What is the Bolam test for breach of duty?

Doctors are not merely good Samaritans, they have a legal duty to keep their patients safe from harm. The Bolam test establishes whether a medical professional has breached their duty of care which could lead to a clinical negligence claim.

By law, any doctor, nurse, anaesthetist or other medical professional must provide a reasonable standard of care while going about their duties. This is known as a duty of care. Where a health care professional breaches their duty of care, liability for negligence may arise.

The primary test for breach of professional duty is known as the Bolam test.

Bolam v Friern Hospital Trust

Bolam v Friern Hospital Trust is a leading case that establishes a healthcare provider's professional standard of care. It concerned a patient who sustained fractures during electro-convulsive therapy. Mr Bolam sought compensation on the basis that his anaesthesia had been negligent because:

  • The anaesthetist did not administer muscle relaxation before the procedure
  • Mr Bolam was not restrained during the procedure
  • Doctors had not warned him about the risks involved.

Mr Bolam's claim failed. At the time, it was not the usual practice to give patients muscle relaxation. Indeed, some doctors thought that administering a muscle relaxant or restraining the patient might increase the risk of fracture. What is more, patients were not routinely warned of the small risks associated with ECT unless the patient specifically asked.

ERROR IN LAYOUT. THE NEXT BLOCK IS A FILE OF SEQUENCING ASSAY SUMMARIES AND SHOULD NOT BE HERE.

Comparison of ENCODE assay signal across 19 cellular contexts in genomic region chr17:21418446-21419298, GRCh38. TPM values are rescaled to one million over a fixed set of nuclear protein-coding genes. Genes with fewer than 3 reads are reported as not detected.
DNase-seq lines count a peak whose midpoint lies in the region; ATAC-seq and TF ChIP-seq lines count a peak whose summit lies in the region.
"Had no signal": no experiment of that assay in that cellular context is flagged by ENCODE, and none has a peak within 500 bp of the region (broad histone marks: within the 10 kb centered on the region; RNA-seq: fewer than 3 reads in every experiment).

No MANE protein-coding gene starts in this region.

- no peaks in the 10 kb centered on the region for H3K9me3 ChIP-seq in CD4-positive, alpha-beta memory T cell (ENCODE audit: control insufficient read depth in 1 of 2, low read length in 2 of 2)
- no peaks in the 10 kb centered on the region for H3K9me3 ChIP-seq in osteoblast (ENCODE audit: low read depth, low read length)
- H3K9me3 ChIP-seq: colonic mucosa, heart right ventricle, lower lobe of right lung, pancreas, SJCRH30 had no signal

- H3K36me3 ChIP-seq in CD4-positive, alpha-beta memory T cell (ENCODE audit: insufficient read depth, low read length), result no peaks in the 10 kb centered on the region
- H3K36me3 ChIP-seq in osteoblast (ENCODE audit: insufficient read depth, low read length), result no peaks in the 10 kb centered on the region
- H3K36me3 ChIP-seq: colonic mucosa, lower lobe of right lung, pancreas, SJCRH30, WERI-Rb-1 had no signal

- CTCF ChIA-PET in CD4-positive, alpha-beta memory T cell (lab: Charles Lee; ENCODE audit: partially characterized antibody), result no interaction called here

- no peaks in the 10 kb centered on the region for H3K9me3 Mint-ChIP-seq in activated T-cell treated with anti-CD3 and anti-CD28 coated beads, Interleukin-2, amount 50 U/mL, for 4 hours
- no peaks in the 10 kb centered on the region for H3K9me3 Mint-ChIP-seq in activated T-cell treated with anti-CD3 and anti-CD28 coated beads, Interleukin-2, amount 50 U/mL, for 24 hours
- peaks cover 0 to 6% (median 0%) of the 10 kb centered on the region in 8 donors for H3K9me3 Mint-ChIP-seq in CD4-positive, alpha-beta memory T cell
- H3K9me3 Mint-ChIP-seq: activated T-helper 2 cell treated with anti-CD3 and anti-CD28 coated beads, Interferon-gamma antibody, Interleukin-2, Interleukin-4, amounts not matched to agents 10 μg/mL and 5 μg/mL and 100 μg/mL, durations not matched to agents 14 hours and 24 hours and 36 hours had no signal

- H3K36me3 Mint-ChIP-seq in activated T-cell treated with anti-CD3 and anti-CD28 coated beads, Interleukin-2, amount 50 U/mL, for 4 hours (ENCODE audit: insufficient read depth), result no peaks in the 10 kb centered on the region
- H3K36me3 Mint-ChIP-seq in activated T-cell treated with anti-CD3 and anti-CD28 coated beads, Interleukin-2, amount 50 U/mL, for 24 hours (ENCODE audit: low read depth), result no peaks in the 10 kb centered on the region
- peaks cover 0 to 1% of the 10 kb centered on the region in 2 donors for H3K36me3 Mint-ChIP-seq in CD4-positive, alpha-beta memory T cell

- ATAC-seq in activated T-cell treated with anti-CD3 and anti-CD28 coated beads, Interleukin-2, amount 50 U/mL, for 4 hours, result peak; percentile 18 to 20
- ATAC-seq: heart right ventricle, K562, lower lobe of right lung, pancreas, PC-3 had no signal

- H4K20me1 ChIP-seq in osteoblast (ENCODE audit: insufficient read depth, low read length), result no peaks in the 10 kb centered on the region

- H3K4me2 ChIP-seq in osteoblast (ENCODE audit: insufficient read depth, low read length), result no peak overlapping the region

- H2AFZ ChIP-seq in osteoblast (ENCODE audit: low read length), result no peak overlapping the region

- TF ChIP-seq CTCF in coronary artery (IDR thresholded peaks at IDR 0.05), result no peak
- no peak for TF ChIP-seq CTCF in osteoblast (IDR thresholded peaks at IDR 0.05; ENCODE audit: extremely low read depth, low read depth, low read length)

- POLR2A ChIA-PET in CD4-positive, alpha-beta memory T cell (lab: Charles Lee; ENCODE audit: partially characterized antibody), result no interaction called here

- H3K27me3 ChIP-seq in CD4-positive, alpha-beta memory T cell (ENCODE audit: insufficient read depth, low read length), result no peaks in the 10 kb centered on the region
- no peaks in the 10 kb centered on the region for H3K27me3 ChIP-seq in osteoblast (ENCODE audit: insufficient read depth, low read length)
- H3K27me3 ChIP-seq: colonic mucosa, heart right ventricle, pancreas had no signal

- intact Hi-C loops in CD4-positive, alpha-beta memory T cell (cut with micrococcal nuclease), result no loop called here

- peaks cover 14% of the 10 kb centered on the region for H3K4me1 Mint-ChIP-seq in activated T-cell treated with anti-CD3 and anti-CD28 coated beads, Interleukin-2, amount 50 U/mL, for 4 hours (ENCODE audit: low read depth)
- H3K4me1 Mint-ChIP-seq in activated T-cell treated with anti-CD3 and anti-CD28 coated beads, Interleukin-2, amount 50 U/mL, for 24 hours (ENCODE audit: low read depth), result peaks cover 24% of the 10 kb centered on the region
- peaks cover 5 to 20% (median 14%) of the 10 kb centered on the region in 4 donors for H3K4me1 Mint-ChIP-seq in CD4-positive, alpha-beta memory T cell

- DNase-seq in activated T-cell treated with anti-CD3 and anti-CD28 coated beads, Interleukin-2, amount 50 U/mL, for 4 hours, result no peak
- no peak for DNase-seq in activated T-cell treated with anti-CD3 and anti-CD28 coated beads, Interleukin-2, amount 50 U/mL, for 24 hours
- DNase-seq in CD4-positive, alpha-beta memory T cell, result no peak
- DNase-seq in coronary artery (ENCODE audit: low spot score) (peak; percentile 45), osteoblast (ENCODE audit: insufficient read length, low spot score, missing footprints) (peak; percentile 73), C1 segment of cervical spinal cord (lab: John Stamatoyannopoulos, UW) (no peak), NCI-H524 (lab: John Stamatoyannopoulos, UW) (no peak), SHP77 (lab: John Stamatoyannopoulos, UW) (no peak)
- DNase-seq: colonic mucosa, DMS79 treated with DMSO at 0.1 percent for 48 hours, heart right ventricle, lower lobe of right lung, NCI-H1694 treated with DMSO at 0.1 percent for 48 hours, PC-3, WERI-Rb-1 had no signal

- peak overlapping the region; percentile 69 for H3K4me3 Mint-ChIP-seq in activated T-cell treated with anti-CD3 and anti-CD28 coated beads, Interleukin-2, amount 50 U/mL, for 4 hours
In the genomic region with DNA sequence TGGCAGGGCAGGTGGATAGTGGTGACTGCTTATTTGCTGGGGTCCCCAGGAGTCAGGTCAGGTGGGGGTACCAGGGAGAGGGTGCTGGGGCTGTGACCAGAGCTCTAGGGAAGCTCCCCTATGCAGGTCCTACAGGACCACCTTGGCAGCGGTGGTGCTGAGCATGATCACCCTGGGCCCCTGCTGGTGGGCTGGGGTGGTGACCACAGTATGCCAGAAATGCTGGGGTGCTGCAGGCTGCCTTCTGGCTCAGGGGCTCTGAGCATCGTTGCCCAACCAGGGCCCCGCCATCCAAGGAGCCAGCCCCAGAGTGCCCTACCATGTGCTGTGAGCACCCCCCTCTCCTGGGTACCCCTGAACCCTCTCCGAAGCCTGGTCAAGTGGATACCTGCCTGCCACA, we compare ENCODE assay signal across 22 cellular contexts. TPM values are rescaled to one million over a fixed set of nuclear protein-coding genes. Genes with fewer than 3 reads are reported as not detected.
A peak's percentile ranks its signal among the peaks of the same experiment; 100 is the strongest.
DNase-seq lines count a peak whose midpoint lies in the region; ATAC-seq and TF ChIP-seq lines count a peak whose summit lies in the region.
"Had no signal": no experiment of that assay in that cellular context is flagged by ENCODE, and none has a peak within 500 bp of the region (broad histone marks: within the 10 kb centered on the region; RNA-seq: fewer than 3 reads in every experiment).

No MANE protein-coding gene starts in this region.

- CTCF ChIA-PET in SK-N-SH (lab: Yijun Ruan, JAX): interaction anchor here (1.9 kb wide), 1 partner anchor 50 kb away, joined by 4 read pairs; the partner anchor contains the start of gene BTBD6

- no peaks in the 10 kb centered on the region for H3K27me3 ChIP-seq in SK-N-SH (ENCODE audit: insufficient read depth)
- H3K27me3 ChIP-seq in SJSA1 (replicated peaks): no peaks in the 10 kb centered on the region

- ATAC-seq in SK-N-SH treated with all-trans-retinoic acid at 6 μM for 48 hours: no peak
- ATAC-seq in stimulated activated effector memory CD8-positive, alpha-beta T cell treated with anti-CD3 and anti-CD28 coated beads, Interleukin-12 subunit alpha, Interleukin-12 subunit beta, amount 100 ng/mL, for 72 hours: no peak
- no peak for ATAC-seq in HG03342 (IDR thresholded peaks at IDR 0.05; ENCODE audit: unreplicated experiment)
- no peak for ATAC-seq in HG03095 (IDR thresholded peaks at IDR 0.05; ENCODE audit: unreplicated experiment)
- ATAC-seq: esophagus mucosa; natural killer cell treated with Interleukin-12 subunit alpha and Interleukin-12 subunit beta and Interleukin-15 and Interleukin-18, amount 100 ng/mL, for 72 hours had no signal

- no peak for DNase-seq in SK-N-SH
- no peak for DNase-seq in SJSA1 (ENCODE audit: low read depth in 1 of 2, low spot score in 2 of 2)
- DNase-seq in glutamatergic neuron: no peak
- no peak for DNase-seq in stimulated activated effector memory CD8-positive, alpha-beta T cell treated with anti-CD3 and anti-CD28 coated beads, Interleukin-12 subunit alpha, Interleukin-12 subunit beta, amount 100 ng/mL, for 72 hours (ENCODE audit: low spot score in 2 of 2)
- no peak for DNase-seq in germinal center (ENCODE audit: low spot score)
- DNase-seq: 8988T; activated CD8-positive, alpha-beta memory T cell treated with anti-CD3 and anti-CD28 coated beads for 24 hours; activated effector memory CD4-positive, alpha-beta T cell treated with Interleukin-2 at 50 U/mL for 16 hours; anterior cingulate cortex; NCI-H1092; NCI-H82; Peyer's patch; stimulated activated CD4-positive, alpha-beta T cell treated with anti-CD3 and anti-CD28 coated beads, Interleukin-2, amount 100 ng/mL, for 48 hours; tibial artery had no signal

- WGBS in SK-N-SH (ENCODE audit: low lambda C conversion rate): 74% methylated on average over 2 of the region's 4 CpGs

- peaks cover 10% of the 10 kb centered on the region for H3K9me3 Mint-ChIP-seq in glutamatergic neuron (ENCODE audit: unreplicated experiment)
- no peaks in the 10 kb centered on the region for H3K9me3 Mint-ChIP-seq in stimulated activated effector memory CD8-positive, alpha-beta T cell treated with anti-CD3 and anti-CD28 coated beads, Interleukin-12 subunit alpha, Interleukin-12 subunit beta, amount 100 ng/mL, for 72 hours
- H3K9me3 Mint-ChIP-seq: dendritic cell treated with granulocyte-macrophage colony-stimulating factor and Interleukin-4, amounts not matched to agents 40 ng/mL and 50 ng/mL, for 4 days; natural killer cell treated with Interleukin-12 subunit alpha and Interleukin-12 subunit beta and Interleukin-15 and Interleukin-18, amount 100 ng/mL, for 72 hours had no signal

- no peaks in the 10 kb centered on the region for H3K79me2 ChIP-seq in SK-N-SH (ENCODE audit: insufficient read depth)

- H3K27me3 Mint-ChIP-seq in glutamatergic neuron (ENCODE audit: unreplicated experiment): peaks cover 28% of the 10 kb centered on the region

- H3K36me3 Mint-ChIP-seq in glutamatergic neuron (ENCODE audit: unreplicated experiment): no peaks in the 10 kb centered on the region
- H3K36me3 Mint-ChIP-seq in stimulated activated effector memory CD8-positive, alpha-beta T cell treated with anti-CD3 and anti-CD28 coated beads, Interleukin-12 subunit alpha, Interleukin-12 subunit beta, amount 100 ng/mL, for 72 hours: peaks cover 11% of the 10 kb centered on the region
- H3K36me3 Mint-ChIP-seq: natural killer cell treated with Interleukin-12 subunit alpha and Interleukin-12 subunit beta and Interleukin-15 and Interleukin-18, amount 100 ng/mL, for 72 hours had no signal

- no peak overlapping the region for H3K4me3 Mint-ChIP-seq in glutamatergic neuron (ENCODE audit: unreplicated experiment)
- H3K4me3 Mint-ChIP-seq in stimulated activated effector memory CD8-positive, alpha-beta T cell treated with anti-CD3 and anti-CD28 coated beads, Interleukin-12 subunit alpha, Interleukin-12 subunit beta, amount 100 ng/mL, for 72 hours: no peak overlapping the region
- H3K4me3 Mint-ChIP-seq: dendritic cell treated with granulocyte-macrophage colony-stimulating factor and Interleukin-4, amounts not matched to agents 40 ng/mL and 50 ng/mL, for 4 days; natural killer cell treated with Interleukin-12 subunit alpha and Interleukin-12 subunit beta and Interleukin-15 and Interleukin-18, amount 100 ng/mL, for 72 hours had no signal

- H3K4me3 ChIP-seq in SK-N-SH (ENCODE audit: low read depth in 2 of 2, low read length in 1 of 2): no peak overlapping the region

In this instance, the medical team had followed accepted medical protocols. As such, they were not negligent in the way they carried out the electric shock therapy.

Applying the Bolam test

To satisfy the Bolam test, a medical professional must show that he acted in a way that a responsible body of medical professionals in the same field would regard as acceptable. The test is essentially a peer review of the doctor's behaviour - if others would have acted in a similar way, then the doctor is unlikely to have breached his duty of care.

It does not matter that other medics would have delivered a different treatment. Given the complexities of modern medicine it is possible, and even likely, that a dissenting group of doctors would done things differently. The key point is that a group of similar professionals think that the doctor acted in an acceptable manner.

The importance of following practice guidelines

Today, bodies like NICE publish extensive practice guidelines that give doctors (and personal injury lawyers) objective benchmarks for comparison. A doctor who acts contrary to the recommendations laid down by NICE is likely to be found to have breached their duty of care, even if another group of doctors supports their care decisions.

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